Date of Award

12-2009

Degree Type

Thesis

Degree Name

Master of Arts

Major

Anthropology

Major Professor

Walter E. Klippel

Committee Members

David G. Anderson, Michael H. Logan

Abstract

The evidence for bone grease processing in Wisconsin's Driftless Area is addressed. A four-fold methodology for the identification of grease production is developed. This methodology includes an examination of: (1) bone fragment size, (2) fracture patterns, (3) overall taphonomy, and (4) archaeological context. The methodology is applied to the analysis of eight Driftless Area faunal assemblages and is also used to reevaluate previous accounts of grease production. Based upon the analysis, evidence for grease manufacture is present and ubiquitous at seven Archaic/Woodland sites. Evidence for grease production is also present in five Oneota assemblages from the La Crosse area.

Grease production is interpreted through a behavioral ecology framework, with particular reference to the prey-as-patch model. This model implies that increases in carcass processing intensity are associated with reductions in kill frequencies. It is suggested that in certain circumstances, the predictions of the model maybe inaccurate. These inaccuracies are highlighted by evidence from Archaic and Woodland sites that indicates grease production was not related to lower kill rates, but instead associated with intensive fall harvests and processing white-tailed deer (Odocoileus virginianus). At this time, processing multiple animals simultaneously could have produced large quantities of grease and lowered production costs. The grease was stored for use during the spring and winter, when deer were lean and very low in fat content, and few other fat or carbohydrate sources would have been available.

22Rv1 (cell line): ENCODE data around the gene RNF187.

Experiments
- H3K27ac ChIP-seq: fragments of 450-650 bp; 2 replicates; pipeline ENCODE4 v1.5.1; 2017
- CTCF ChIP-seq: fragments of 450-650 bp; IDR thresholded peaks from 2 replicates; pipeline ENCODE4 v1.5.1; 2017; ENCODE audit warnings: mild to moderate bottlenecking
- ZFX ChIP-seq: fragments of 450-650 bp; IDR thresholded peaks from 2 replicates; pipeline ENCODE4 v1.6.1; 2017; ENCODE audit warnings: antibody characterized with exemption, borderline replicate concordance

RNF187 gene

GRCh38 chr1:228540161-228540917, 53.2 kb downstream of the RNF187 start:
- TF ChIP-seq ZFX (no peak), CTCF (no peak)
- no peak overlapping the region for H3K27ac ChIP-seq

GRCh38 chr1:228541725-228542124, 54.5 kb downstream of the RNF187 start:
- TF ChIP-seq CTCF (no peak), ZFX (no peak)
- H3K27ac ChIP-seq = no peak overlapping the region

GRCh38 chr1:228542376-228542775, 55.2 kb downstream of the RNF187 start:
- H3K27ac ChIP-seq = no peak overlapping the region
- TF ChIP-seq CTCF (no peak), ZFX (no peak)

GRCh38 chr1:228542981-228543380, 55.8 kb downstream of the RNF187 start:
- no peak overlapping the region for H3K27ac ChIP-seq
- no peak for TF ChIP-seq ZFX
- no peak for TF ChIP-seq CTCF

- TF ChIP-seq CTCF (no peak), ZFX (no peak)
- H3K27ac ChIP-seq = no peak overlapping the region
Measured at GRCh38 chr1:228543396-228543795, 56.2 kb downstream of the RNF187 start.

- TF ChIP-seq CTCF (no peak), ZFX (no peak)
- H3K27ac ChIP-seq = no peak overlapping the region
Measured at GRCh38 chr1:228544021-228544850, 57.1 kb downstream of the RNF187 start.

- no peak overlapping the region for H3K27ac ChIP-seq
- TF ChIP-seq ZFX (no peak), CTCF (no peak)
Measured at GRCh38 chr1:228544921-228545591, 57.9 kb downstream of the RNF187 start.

Grease production on the Oneota sites occurred in a different cultural context. Here, bone grease manufacture was sporadic and associated with fall-winter seasonal indicators. This means that grease production occurred when the La Crosse area Oneota appeared to have abandoned their villages to pursue American bison (Bos bison) in the prairies of Minnesota. It is suggested that certain individuals (particularly, the young, elderly and sick) likely stayed behind. Faced with more limited hunting abilities, large mammal kills may have been uncommon. Consistent with predications of the prey-aspatch model, these individuals intensively processed the carcasses of single animals, including bone grease manufacture. Here, fat would have been a critical winter resource and used to supplement stored agricultural products.

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